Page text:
Up, and by coach to my Lord Brouncker’s, where Sir G. Carteret did meet Sir J. Minnes and me, to discourse upon Mr. Deering’s business, who was directed, in the time of the war, to provide provisions at Hamburgh, by Sir G. Carteret’s direction; and now G. Carteret is afeard to own it, it being done without written order. But by our meeting we do all begin to recollect enough to preserve Mr. Deering, I think, which, poor silly man! I shall be glad of, it being too much he should suffer for endeavouring to serve us.
Thence to St. James’s, where the Duke of York was playing in the Pell Mell; and so he called me to him most part of the time that he played, which was an hour, and talked alone to me; and, among other things, tells me how the King will not yet be got to name anybody in the room of Pen, but puts it off for three or four days; from whence he do collect that they are brewing something for the Navy, but what he knows not; but I perceive is vexed that things should go so, and he hath reason; for he told me that it is likely they will do in this as in other things — resolve first, and consider it and the fitness of it afterward.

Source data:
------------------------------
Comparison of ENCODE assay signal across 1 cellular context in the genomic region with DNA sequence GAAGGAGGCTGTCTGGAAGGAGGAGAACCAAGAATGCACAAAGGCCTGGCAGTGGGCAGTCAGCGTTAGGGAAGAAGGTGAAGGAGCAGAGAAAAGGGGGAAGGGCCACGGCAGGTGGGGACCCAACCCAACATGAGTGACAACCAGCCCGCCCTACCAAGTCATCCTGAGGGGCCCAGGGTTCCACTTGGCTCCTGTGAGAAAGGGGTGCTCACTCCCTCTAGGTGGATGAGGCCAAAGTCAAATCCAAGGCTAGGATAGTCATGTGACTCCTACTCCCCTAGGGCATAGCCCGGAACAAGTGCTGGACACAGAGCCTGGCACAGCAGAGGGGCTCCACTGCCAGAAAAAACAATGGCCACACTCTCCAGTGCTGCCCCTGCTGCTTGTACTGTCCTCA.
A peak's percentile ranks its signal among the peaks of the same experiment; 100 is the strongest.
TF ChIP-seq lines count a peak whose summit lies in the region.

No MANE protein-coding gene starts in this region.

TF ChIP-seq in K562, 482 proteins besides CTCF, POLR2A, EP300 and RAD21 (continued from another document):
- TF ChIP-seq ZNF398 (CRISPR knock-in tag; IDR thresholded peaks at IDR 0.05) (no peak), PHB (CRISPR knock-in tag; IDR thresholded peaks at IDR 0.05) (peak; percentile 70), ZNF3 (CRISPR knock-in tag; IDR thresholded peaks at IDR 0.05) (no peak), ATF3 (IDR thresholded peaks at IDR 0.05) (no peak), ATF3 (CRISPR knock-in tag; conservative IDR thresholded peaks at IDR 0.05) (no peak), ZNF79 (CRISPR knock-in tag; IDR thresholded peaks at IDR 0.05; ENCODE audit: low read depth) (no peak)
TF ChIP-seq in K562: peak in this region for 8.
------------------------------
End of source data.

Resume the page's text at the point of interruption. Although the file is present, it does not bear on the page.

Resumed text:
Thence to White Hall, and met with Creed, and I took him to the Harp and Balls, and there drank a cup of ale, he and I alone, and discoursed of matters; and I perceive by him that he makes no doubt but that all will turn to the old religion, for these people cannot hold things in their hands, nor prevent its coming to that; and by his discourse fits himself for it, and would have my Lord Sandwich do so, too, and me. After a little talk with him, and particularly about the ruinous condition of Tangier, which I have a great mind to lay before the Duke of York, before it be too late, but dare not, because of his great kindness to Lord Middleton, we parted, and I homeward; but called at Povy’s, and there he stopped me to dinner, there being Mr. Williamson, the Lieutenant of the Tower, Mr. Childe, and several others. And after dinner, Povy and I together to talk of Tangier; and he would have me move the Duke of York in it, for it concerns him particularly, more than any, as being the head of us; and I do think to do it.
Thence home, and at the office busy all the afternoon, and so to supper and to bed.
war visions begin
to devour us
alone in a room
for days brewing
like an old religion
people cannot hold
things in their hands
have the ruin of
a mind of a child
Erasure poem derived from The Diary of Samuel Pepys, Monday 3 May 1669.